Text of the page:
OPINION: For all the fear and excitement created late last year in the run-up to the US presidential election over the future of oil, realpolitik is now settling in.
Joe Biden won the White House with a green agenda but has moved quickly to a more pragmatic approach to fossil fuels.
This is partly because his majority in the Senate is wafer thin and he needs to build a consensus around some energy policies.
But it is also a desire to avoid legal challenges if he rips up, for instance, pipeline projects that have been through major environmental assessments.
Rocky road to greener energy
Biden has already tasted defeat in a Louisiana court over his banning of oil and gas lease sales on US public land.
He may now think the move away from hydrocarbons needs more time than previously understood to avoid deep economic and political fissures.
The Democratic president is certainly under fire from both sides of the wire: oil states claim he is endangering national energy security; while environmentalists accuse him of being “inconsistent”.
The green beef follows the Biden administration's defending of his predecessor Donald Trump's go-ahead for the Line 3 pipeline expansion in Minnesota.
Pipeline plan kyboshed
At the same time, Biden said he would be scrutinising the environmental impact of the Line 5 pipeline in Michigan.
A deathblow was formally delivered on 9 June to the giant $8 billion Keystone XL transport link, much to the delight of green campaigners.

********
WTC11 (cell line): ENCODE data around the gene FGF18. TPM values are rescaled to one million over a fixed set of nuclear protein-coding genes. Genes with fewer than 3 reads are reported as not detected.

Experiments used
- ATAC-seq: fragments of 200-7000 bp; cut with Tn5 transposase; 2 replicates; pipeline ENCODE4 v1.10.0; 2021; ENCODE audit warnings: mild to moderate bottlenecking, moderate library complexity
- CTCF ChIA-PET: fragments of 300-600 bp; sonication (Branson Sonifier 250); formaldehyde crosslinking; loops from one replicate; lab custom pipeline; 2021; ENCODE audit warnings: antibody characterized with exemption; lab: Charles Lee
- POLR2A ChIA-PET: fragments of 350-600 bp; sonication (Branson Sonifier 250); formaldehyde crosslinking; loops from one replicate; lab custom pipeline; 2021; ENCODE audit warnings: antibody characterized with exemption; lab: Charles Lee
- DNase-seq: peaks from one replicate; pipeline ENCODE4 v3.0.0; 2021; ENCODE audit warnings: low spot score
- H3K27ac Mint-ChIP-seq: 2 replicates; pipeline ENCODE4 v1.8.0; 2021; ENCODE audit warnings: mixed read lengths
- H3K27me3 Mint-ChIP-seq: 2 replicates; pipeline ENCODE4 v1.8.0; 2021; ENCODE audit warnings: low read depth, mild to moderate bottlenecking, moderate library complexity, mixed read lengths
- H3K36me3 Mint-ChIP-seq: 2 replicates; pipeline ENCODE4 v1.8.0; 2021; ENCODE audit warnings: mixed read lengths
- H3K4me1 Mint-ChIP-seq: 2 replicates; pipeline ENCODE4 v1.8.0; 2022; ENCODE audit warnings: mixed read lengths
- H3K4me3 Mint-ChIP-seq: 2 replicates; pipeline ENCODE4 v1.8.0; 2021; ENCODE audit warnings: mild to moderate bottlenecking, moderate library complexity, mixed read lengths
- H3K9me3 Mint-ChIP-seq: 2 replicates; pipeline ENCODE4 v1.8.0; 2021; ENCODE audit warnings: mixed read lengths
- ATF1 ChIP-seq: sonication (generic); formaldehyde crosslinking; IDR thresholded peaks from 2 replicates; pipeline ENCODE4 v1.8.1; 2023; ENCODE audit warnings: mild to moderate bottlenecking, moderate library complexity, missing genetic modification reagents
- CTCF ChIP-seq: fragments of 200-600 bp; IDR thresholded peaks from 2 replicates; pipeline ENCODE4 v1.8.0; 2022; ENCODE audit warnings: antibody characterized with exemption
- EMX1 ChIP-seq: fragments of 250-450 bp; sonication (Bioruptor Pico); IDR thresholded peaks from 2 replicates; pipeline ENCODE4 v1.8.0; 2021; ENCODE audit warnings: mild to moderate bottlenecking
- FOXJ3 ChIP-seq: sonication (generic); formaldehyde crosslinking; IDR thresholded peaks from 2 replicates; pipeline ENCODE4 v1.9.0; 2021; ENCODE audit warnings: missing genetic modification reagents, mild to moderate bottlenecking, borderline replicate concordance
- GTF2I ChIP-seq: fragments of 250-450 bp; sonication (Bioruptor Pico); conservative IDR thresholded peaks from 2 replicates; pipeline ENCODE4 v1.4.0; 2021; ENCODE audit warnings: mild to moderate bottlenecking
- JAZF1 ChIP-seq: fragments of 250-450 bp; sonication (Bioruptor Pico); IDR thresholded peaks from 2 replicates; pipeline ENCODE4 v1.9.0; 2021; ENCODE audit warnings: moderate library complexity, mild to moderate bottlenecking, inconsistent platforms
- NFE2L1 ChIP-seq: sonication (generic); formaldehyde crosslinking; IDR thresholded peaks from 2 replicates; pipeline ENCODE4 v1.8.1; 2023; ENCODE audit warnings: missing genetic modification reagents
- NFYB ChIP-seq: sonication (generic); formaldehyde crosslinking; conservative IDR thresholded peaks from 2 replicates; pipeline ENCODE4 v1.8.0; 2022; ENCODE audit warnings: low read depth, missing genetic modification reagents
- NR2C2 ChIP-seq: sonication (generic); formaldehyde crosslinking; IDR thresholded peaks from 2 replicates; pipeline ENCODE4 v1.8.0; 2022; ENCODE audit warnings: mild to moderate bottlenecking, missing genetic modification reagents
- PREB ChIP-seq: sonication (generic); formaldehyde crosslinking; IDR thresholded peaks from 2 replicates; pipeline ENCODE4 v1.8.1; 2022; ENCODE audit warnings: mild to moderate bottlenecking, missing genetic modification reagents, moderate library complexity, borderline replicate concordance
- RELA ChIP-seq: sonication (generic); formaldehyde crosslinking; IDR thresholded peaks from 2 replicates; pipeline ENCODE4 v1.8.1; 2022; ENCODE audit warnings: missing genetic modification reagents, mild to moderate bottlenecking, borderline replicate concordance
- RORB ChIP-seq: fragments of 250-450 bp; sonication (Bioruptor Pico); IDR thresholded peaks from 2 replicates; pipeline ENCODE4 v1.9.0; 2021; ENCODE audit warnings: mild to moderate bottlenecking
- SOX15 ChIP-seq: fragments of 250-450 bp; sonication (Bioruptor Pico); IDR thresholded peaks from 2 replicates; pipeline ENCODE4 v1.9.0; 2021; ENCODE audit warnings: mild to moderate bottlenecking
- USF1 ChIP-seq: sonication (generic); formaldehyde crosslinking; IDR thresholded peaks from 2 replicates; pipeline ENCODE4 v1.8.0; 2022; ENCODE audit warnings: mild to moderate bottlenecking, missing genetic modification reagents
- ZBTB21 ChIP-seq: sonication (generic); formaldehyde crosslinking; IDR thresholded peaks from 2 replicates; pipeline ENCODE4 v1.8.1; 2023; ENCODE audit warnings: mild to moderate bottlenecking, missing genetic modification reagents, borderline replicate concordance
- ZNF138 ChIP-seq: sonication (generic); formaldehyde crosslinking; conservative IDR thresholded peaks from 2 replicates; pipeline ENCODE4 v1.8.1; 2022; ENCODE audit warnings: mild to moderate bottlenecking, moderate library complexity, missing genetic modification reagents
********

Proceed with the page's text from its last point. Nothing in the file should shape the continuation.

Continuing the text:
Operator TC Energy and the government of Alberta, Canada scrapped the project following Biden’s refusal earlier this year to provide a permit to build the US leg of the project.
But the White House has declined to shut down another controversial project, the Dakota Access pipeline, while a new environmental review takes place there.
Analysts say Biden is coming under serious pressure from a key constituency of his support — labour groups — worried about the impact of project delays or cancellations on jobs.
He promised in the election hustings to invest billions in a green revolution that would create new jobs to counter any negative impacts.
Huge infrastructure plan
In recent days, Biden has been struggling to win bipartisan consensus on his landmark $1 trillion infrastructure plan.
A scaled-back version brought a deal on 24 June only for discord to break out when Biden suggested he himself would veto it unless it was tied to an even bigger investment package to help American families as some Democratic senators want.
By last weekend the president was desperately rowing back on the second demand claiming he had created the wrong impression.
The public relations setback only emphasised the scale of difficulties for Biden in trying to reconcile the different wings of his party — as well as the need to win support from some opposition Republicans — if he wants to move ahead with bipartisan law making.
Some Democrats fear some spending to tackle the climate crisis is being sacrificed to bring round opposition support.
Strategic petroleum reserve
Meanwhile, Republicans want to avoid any tax hike for wealthier individuals to pay for the spending pledges.
One potential source of new cash is the strategic petroleum reserve created as a buffer in the past against future shortages.
With Brent crude prices hovering around the $75 per barrel mark in recent weeks, some of this reserve could be drawn down lucratively without too much political heat.
The US political stand-off between green energy and black oil is turning more into an uneasy compromise, if not yet open co-operation.
(This is an Upstream opinion article.)